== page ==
Monday, September 7, 2015

Cherry Picking to Harm Reputations

As a scientist that has only spoken facts and truths about biotechnology, I have become the enemy of those that want to propagate myth, and scare people away from safe food. I have been active in public education on the topic for 15 years.

In February the US Right to Know organization, backed by funding from the Organic Consumers Association, used public records laws to confiscate 5000 pages of email from me. 

When you turn over 5000 pages of email to people that want to harm you, guess what?  They will attempt to harm you. 

This is another perfect example of their best smoking gun, a pulled, out-of-context quotation that seeks to frame me as some sort of corporate lackey.  Here it is:

Sounds pretty insidious! 

But what does it really say in context? 

It starts with a hideous scare commercial that is aired by GMO labeling campaigns in Fall 2014. They show Ray Seidler holding conventional corn seeds along with a handful of untreated seeds.  The associated rhetoric is ominous and scary. The seeds are blue, due to the fungicide and insecticide coating, and are held in a rubber glove. They are described as freaky abominations of science and dangerous to the consumer.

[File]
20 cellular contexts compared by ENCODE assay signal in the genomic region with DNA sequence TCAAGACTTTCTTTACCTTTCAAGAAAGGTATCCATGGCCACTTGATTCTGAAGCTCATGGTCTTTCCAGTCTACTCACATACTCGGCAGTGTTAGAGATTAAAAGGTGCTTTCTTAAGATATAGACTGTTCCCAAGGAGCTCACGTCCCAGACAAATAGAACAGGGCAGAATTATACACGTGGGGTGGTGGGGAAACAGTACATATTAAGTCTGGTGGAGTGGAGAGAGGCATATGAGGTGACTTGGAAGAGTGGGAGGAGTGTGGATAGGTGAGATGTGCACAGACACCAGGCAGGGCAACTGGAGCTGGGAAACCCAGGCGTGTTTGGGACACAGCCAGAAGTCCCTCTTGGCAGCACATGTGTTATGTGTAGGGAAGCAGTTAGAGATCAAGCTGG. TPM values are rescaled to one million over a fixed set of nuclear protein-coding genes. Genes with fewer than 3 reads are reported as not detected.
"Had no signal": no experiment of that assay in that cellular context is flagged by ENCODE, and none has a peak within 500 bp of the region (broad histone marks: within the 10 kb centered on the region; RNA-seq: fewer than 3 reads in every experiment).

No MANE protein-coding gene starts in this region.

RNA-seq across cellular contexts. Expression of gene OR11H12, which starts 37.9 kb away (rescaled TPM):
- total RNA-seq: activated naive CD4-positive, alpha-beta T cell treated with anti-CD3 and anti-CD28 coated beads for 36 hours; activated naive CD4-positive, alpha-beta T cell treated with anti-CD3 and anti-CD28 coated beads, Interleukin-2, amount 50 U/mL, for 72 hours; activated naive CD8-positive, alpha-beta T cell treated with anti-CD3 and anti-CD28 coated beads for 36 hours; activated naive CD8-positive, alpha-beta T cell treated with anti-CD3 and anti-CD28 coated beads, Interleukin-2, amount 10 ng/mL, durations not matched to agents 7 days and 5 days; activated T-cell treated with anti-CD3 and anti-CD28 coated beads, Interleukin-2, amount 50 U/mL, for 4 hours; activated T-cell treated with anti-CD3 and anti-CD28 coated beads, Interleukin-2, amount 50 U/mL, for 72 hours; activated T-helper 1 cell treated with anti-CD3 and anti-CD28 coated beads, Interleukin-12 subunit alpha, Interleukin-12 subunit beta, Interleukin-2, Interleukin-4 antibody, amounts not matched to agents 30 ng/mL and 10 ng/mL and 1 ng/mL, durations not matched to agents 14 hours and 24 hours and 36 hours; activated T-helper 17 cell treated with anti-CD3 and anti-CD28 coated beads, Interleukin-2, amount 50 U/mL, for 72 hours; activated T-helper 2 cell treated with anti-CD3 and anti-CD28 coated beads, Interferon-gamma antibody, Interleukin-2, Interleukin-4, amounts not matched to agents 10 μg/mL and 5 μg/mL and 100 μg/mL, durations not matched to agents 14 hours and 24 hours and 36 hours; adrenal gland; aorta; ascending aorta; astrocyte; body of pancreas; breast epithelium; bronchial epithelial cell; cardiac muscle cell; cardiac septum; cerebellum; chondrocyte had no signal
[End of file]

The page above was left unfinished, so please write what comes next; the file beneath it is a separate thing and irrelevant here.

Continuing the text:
It was an emotional scare piece, and the folks against labeling were planning a response.

I thought the use of fear was deplorable, and unfair. So I was excited to sign on to support any Op-Ed efforts to talk about the scientific truth of the ad. I was glad to see that science-minded people were promoting science, facts and reason and offered support. 

This is the letter where they extracted the quotation above. 

As a scientist, my analysis means something, and it is not uncommon for scientists to support various campaigns or initiatives.  My support for truth and fairness around the labeling issue is welcome and appropriate.

GM Watch and Gary Ruskin have pulled this quotation out of context to harm my reputation and create the perception that I am a lapdog of some company.  However, in context it shows no such thing.  

Furthermore, I'm glad to talk to write or speak for anyone that asks. That's my job.  Monsanto is in the vast minority, offering me a few opportunities over the last few years. They do not control my words. 

This is a perfect example of the dangers of transparency abuse. Ruskin and others know that single quotations taken out of context can be damaging.  That's why they want the emails, and that is how they will be used. 

Will scientists stop talking about these topics?  Absolutely. Who would want their words taken out of context to harm their careers?   

A Response to Carey Gillam